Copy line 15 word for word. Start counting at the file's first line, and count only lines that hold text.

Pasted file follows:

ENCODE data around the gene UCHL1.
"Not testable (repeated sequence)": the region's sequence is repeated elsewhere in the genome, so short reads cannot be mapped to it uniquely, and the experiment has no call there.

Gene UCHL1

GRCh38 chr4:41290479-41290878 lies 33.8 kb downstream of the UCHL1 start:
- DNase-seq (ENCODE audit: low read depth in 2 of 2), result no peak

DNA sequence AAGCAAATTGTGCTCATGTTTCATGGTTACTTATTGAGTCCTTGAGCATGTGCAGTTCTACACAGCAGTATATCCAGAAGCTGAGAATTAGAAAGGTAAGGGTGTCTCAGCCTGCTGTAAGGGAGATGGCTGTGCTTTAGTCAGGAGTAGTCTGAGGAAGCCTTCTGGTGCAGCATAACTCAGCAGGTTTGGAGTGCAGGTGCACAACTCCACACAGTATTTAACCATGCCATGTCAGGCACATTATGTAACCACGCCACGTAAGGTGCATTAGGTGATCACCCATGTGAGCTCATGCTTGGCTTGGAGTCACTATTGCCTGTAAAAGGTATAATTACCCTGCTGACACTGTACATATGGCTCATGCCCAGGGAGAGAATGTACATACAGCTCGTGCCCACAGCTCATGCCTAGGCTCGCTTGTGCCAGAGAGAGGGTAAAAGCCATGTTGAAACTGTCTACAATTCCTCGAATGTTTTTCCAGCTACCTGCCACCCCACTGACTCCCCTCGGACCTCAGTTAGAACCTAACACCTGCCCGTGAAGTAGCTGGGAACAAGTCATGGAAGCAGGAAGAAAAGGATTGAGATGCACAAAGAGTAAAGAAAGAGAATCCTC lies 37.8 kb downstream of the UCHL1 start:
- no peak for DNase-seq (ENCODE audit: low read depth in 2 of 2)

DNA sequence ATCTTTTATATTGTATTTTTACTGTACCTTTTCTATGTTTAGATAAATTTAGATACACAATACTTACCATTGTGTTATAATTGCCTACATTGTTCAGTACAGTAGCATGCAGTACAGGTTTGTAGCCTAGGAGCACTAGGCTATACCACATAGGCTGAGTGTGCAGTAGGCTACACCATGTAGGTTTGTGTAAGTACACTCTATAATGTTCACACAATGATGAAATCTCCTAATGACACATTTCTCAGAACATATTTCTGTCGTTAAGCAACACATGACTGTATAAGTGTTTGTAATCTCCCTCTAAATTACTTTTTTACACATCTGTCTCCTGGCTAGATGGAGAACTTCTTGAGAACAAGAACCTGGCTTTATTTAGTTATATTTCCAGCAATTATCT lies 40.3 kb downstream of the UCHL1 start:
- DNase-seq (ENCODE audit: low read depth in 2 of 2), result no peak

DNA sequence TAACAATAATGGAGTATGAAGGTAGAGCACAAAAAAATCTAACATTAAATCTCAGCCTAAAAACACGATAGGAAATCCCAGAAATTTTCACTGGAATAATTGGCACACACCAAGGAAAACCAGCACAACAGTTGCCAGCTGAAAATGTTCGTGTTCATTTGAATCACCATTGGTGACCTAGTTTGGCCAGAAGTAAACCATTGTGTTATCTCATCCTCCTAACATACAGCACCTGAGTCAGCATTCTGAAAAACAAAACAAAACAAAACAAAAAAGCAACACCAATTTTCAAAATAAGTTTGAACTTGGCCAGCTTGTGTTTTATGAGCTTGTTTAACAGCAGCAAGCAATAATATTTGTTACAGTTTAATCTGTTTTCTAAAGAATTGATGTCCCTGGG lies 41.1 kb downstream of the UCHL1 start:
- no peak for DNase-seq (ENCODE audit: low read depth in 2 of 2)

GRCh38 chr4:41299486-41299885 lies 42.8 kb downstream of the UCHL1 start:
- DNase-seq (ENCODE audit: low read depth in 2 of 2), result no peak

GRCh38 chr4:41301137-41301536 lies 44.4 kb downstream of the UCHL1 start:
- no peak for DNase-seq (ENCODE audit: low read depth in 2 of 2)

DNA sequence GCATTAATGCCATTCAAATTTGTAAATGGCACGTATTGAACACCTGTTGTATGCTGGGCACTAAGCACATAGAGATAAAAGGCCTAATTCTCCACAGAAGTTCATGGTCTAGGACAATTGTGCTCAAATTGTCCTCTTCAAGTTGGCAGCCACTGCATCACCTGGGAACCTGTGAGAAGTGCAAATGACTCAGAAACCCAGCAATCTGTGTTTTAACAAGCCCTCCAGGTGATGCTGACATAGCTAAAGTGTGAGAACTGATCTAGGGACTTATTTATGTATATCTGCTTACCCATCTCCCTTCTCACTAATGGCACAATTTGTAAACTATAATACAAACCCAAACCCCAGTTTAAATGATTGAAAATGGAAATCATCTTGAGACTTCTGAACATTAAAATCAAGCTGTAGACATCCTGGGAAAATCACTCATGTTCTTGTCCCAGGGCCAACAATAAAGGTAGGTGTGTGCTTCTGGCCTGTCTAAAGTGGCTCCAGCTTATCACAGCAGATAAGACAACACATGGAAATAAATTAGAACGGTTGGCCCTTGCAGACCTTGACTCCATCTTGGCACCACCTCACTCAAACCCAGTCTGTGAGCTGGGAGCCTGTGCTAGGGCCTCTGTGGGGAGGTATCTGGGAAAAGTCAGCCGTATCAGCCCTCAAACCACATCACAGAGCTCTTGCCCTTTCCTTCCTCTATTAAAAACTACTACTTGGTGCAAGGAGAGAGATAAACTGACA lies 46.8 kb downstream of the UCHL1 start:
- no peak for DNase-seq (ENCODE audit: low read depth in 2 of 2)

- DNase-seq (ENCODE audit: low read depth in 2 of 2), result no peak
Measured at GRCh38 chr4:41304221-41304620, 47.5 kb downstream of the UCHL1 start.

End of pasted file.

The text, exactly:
- no peak for DNase-seq (ENCODE audit: low read depth in 2 of 2)